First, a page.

Decision making. It’s the bread and butter of managers and executives, who make about three billion decisions each year. Indeed, Bain researchers found that decision effectiveness is 95% correlated with financial performance.
Despite this, very few of us keep track of the decisions we make and how they turn out. Think of it: you track sales, you track web clicks, you track your Starbucks receipts. But you don’t track the most important thing you do at work.
If decision making is so important, why is it the least measured process in business today?
The Lie At The Heart Of Business
It’s because we’re lying to ourselves. As renowned futurist Stowe Boyd writes in “Untelling the Lie at the Heart of Business”:
There is an enormous lie underlying business, the lie that decisions are made rationally, applying logic and expertise, sifting evidence, and carefully weighing alternatives. However, the science is clear: in general, we don’t really make decisions that way – we fake it, instead.
The combination of cognitive biases, limited attention spans, and our tendency to overestimate our abilities in areas we know little about adding up to an insidious tendency towards bad judgment. We think we are great decision makers. And since we rarely write our decisions down and check them later, it’s easy to keep convincing ourselves that we’re right.
We’re not right. But we can change.
Using Best Practices To Defeat Bad Judgements
We can get to better, faster decision making by using best practices and technologies based on behavioral economics.
Consider this: In a three-month study of 100 managers, managers who made decisions using best practices achieved expectations 90% of the time, and 40% of them exceeded expectations. Meanwhile, managers following best practices for setting goals achieved expected results only 30% of the time. Other research showed that decision-making best practices increase the number of good business decisions sixfold and cut failure rates in half.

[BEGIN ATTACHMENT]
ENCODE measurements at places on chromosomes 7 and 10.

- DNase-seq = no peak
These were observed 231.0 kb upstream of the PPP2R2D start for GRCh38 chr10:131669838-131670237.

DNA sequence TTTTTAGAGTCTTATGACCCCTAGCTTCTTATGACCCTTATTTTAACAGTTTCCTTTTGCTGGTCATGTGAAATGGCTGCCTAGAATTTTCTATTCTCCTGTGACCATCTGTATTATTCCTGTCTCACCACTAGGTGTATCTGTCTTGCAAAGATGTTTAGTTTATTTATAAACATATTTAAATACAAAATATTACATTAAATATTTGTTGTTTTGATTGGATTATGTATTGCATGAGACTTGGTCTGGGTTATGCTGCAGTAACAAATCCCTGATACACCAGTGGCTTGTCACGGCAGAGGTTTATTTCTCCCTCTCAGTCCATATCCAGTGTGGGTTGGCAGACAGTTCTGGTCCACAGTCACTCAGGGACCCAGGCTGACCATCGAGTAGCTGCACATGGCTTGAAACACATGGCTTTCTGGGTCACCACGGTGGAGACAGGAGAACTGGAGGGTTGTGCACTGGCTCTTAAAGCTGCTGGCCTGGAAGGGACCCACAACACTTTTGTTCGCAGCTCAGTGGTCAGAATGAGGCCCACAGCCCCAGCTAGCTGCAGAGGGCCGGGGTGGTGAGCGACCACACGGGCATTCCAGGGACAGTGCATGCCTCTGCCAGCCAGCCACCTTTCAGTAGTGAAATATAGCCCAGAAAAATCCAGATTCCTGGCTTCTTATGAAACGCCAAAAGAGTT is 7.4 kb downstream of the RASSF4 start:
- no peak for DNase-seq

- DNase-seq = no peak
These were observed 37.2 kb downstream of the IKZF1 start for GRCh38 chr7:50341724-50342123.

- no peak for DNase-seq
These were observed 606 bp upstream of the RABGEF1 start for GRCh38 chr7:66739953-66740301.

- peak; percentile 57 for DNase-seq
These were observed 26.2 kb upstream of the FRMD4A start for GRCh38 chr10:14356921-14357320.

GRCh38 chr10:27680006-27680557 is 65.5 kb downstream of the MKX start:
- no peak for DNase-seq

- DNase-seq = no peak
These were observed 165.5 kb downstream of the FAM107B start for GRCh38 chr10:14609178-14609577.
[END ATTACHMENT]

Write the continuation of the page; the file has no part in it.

But most organizations are not using best practices. In another study of 500 managers and executives, we found that 98% fail to apply best practices when making decisions.
In the course of this research, we discovered that the most successful decision-making approach can be summed up in a simple checklist. The result? Research shows that businesses using this checklist make 75% better decisions twice as fast with half as many meetings and 20% better performance.
Seven Steps To Faster, Better Business Decision Making
The methodology is described in detail in our Harvard Business Review checklist for decision making. Spending a few minutes to follow these steps each time you face a business decision will save 10 hours of discussion and drive better decisions 10 days faster. Here’s what to do:
1. Write down five business goals that will be impacted by the decision. Avoid the trap of rationalizing your decision after the fact.
2. Write down at least four realistic alternatives. No other practice improves decisions more than expanding your choices.
3. Write down the most important information you are missing. Don’t let what you know distract you from what you don’t know.
4. Write down what’s likely to happen in the future, good and bad. Telling the story of what you expect will help identify similar scenarios.
5. Involve a team of at least two but no more than six stakeholders. More perspectives reduce bias and increase buy-in…up to a point.
6. Write down what was decided, why, and how much the team supports the decision to increase buy-in and set a basis to measure results.
7. Schedule a follow-up in a couple months. We tend to forget decisions after we make them, missing the opportunity make corrections and learn from what happens.
Change The Game By Keeping Score
If you follow this approach, not only will your decision effectiveness improve, but as an added bonus, you will have a clear record to track your results.
When it comes to improving decision execution across your organization, that really changes the game. Once decisions are tracked, they become data to be measured. What gets measured gets managed, because when leaders are measured, their competitive instincts motivate them to improve and win.
Check off these steps, start measuring decision making, and you’ll start making it better!